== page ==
Bourbon Drink Recipes
The classic amaretto sour is a sickeningly sweet concoction of amaretto and sour mix that you may order in any bar. We rather prefer the version created by renowned mixologist Jeffrey Morgenthaler, who added a touch of depth using bourbon. He recommends for cask-aged bourbon precisely because it can hold its own against amaretto's normally overwhelming sweetness.
This beverage has the name of the early moonshiners who traversed the Appalachian Mountains' Allegheny Mountains before settling in what is now known as Bourbon County and beginning the process of producing maize whiskey there. We raise a glass to those pioneers of alcohol!
There are a gazillion other variations of this recipe circulating around, but we prefer Ted "Dr. Cocktail" Haigh's since it is easy, delicious, and well balanced. The quality of the ingredients you use will determine how well this basic cocktail turns out. Although canned pineapple juice is good, fresh juice lifts it to a higher plane. Your dry vermouth should be only a few weeks old and quite fresh.
We adore the names Audrey Saunders, a New York bartender, chooses for her beverages. Even more, we enjoy drinking them. Naturally, this shooter tastes best shaken with ice, but you can also pack it in a flask and enjoy it when ice isn't available.
The 7&7, a much-maligned highball from the 1970s, that takes its names from Seagram's 7 Crown whisky and 7-Up soda, has more potential than we snobbish cocktail aficionados gave it credit for. It's an acceptable beverage when made with the specified components, especially when a fresh lemon or lime slice is added. It's light, refreshing, and straightforward. But when you substitute a spicy rye or a sweet bourbon for the mild 7 Crown and add a handcrafted lemon-lime soda or small-batch sparkling lemonade on top, something magical happens.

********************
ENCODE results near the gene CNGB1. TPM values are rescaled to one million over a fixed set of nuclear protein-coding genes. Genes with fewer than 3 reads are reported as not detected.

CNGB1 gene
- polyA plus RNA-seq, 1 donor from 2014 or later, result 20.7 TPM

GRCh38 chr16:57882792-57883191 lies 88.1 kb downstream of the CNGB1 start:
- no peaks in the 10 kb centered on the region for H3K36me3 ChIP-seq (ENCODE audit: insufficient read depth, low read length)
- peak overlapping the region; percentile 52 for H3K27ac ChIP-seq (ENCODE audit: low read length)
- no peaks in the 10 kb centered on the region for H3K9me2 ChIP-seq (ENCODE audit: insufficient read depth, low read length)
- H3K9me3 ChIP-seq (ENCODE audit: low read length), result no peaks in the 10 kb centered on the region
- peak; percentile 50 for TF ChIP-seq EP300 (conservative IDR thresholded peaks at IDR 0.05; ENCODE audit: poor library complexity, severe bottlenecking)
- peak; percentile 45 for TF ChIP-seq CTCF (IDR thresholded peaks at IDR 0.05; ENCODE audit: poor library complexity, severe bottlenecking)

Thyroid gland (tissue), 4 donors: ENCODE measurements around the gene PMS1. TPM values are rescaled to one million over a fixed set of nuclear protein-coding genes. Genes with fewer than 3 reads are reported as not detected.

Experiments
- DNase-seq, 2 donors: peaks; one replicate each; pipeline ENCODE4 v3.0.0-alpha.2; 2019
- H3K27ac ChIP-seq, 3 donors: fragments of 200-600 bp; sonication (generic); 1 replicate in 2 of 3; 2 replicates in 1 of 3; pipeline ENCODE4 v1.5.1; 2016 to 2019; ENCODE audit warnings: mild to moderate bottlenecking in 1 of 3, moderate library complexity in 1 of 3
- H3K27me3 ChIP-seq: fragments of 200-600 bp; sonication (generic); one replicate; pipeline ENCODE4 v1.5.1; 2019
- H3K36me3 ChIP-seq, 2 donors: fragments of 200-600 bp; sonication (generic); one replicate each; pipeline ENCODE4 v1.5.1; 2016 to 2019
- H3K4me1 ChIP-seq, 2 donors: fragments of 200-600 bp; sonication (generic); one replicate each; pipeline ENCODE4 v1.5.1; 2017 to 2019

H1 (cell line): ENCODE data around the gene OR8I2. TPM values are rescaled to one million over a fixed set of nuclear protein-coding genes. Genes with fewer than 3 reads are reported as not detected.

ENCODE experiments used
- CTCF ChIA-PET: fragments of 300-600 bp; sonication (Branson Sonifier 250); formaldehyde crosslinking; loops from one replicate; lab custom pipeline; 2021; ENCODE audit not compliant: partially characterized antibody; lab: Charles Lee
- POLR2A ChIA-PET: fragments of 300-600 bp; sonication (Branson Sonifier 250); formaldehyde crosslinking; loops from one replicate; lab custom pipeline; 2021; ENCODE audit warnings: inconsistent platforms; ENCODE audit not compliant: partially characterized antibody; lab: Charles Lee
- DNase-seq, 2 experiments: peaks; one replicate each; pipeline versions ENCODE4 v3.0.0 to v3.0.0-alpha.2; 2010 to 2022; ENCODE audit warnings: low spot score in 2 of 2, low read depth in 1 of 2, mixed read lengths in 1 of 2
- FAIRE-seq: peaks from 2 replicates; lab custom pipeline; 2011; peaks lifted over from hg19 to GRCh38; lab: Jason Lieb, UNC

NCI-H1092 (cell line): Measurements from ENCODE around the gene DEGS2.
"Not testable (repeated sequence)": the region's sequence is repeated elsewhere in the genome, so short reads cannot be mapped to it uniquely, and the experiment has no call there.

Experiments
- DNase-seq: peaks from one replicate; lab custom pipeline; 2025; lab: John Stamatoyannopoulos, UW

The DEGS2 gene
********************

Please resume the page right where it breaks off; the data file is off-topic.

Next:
The idea for this inventive take on the Twentieth Century cocktail came from mixologist Brian Miller. Miller substitutes bourbon and Lillet Rouge (a red wine apéritif) for the original's gin and Lillet Blanc (a white wine apéritif). The end result is a complex, slightly sour and sweet drink with a hint of chocolate flavor.
The Fallback is a nightcap with an autumnal tint that tastes and smells like spiced, roasted apples and plums. It was made by the late Sasha Petraske and serves as evidence of his mixology legacy's enduring genius.
This cocktail was created by Sam Ross. He created this cocktail while listening to M.I.A which is how the name of this cocktail came to be. The Paper Plane is a must-make cocktail if you enjoy drinking home-made cocktails a lot. This is a masterful exploration of balance and contrast. The bourbon and amaro work in a remarkable harmony to create a drink that is both bitter, sweet, and acidic. It's truly amazing, and you might mistake it for a traditional cocktail.
Here is a beverage that is great for hot weather: bourbon lemonade! This cool summer beverage is perfect for escaping the heat. Make a large pitcher of tangy, sweet, and refreshing freshly squeezed lemonade. After that, stir it in a glass with some bourbon to give each sip a full blast of boozy, spicy flavor. Our favorite summer beverage just underwent a supercharged makeover! It is perfect for a balmy porch evening. This one goes down smoothly and is quick and simple to prepare.
This classy whiskey beverage has a long history and has endured over the years. Even though it just has three components, every sip is packed with flavor! The bourbon's hints of vanilla and wood are joined by the vermouth's sweet and spiciness and the bitters' herbal undertone. This is the drink we'll choose if we want something that is truly traditional. The components for a truly outstanding Manhattan cocktail are listed below.
This fascinating beverage, whose name loosely translates to "a wealthy, fashionable socialite," is an elegantly balanced blend of bourbon, sweet vermouth, and Campari that comes together instantly.
The greatest bourbon whiskey variation of the traditional Moscow Mule cocktail is this Kentucky Mule. This quick and simple drink, which is made with lime, ginger, and bourbon, is ideal for serving to a large group.
There's nothing quite as cozy and comforting as a hot toddy on a cold winter night when it comes to easy cocktails. Sure, you could make mulled cider or winter sangria, but both drinks require some planning, as they take an hour to simmer or even longer to chill in the fridge overnight. This toddy, on the other hand, takes only a few minutes to make.
A whiskey sour is the perfect combination of sweet and sour. The classic whiskey sour is made with bourbon or whiskey, lemon juice, and a touch of sugar for sweetness. The whiskey sour was first mentioned in The Bartenders Guide by Jerry Thomas in 1862. However, whiskey sours were most likely consumed long before this. We can thank sailors for this delicious cocktail, as we can for many other spirits and cocktails.